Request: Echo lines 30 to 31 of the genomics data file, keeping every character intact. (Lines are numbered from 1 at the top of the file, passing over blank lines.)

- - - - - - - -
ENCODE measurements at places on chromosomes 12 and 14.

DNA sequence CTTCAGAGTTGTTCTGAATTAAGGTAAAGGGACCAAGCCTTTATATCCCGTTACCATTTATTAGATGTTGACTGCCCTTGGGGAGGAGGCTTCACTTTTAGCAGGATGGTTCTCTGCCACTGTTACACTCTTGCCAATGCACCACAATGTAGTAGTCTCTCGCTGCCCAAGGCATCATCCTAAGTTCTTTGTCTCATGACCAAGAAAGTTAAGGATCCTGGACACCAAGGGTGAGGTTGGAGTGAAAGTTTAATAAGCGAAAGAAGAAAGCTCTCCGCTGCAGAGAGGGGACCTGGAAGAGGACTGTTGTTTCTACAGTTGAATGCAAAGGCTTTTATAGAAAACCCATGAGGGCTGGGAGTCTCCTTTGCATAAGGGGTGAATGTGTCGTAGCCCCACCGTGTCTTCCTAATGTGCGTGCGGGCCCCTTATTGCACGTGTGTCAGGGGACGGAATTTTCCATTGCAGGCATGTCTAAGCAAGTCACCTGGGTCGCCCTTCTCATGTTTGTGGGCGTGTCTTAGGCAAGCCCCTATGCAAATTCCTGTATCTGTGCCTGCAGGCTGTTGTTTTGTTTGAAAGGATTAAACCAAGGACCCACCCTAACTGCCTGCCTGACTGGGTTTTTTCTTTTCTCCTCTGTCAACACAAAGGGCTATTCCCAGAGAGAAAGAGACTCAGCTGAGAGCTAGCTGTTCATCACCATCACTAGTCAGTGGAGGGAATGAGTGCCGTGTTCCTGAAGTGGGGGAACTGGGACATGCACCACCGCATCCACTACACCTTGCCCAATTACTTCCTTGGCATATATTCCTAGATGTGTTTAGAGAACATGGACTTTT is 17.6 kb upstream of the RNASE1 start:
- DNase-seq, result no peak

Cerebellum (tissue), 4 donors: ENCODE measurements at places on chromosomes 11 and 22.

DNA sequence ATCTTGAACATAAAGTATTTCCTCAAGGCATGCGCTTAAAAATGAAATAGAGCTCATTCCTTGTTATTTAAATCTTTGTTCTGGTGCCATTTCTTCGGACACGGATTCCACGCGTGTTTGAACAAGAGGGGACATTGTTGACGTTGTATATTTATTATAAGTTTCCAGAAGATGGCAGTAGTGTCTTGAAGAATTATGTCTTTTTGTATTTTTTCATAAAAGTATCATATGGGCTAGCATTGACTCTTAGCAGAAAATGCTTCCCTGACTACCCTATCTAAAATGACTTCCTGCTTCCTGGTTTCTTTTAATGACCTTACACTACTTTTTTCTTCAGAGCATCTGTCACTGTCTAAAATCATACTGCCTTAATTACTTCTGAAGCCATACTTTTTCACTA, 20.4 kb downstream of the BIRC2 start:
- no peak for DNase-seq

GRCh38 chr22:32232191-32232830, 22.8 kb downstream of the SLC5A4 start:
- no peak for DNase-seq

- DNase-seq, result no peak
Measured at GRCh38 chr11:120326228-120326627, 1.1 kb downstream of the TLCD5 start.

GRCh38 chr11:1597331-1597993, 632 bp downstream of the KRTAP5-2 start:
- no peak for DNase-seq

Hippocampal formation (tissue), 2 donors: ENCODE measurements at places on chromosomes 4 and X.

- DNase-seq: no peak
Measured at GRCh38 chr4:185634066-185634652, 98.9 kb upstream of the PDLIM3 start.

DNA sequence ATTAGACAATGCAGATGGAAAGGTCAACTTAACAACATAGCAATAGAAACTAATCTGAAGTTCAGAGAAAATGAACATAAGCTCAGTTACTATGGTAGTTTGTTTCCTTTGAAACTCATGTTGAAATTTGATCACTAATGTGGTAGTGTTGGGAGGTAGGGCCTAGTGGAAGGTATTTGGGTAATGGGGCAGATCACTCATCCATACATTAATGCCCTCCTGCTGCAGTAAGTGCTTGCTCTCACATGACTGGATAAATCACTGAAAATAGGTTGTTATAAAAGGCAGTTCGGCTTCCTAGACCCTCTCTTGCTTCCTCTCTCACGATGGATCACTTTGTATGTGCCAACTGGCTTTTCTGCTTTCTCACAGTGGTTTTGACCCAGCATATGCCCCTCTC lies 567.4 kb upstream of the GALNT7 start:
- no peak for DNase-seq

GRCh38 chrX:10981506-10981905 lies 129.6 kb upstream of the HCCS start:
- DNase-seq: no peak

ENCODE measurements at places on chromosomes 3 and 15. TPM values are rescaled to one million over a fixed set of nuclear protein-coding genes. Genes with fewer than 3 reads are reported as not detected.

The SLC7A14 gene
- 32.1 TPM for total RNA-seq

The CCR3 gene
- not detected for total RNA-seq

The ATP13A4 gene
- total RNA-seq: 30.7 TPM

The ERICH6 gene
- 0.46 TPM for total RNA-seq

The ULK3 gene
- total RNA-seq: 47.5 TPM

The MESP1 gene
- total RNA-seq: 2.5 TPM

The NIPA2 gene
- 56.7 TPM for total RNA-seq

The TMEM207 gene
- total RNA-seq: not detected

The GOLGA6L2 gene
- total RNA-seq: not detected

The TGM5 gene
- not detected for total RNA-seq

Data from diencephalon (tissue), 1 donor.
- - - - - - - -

- total RNA-seq: 47.5 TPM

The MESP1 gene